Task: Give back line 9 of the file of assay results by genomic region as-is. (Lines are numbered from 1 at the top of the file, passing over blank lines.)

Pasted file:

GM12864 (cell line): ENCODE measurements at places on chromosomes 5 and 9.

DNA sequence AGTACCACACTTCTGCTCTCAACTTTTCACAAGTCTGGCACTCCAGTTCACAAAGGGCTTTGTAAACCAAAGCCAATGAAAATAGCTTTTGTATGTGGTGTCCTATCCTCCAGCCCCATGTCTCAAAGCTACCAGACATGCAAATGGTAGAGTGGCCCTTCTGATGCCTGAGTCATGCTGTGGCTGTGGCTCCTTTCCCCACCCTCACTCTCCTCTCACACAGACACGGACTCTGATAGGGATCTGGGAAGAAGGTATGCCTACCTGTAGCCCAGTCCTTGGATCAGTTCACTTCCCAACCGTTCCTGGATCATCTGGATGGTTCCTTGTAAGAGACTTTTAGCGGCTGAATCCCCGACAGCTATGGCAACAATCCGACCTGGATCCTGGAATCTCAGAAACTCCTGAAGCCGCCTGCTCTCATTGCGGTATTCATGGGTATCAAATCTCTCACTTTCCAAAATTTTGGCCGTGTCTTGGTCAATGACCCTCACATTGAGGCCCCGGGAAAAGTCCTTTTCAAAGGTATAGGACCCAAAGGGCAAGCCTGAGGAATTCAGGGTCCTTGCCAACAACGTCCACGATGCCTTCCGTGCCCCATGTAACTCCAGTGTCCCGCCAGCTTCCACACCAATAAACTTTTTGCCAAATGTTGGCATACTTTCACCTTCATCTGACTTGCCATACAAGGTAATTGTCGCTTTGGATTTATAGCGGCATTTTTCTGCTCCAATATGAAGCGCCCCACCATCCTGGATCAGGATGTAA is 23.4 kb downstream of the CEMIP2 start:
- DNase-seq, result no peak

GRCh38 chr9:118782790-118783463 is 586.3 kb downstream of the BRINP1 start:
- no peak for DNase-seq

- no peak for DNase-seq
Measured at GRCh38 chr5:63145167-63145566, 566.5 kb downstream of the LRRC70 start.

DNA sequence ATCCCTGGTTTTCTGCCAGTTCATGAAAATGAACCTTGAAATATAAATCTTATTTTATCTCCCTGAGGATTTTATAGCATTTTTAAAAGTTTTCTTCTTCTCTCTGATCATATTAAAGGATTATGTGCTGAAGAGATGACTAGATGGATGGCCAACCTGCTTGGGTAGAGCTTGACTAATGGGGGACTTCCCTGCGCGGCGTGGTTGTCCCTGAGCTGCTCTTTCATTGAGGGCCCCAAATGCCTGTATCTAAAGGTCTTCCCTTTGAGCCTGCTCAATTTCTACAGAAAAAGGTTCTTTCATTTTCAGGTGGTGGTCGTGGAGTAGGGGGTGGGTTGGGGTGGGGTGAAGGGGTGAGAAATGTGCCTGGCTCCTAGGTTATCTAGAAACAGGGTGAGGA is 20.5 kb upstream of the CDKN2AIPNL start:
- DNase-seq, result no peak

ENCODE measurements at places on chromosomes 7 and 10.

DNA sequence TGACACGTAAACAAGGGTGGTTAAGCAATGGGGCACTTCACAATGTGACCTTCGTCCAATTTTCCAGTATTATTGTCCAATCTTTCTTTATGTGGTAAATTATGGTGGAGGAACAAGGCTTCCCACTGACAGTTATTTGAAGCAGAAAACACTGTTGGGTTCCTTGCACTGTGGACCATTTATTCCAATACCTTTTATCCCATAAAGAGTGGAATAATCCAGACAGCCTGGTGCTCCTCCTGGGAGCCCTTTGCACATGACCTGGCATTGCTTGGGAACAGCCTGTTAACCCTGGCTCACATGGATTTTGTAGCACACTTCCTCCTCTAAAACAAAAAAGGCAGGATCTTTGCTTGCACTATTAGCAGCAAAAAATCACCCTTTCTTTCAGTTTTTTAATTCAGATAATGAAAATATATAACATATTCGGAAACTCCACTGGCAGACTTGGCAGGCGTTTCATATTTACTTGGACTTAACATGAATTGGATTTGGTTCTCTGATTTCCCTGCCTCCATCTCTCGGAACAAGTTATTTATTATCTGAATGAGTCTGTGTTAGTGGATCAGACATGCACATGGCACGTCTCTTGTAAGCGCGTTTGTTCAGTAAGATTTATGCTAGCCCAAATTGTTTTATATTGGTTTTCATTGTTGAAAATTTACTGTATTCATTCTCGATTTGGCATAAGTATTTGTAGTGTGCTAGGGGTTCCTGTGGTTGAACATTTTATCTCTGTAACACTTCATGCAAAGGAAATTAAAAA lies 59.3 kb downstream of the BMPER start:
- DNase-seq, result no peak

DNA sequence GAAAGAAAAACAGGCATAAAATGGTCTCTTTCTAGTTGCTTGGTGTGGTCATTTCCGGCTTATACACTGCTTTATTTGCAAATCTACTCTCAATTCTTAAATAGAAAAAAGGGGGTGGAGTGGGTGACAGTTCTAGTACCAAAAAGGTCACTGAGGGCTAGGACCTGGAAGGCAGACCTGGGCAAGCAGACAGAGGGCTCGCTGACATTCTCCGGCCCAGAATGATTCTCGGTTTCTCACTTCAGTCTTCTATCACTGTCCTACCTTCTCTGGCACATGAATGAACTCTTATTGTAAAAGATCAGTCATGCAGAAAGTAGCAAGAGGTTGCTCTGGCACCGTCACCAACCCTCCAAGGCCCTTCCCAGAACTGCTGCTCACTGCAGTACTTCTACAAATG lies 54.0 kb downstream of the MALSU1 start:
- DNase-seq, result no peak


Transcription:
- DNase-seq, result no peak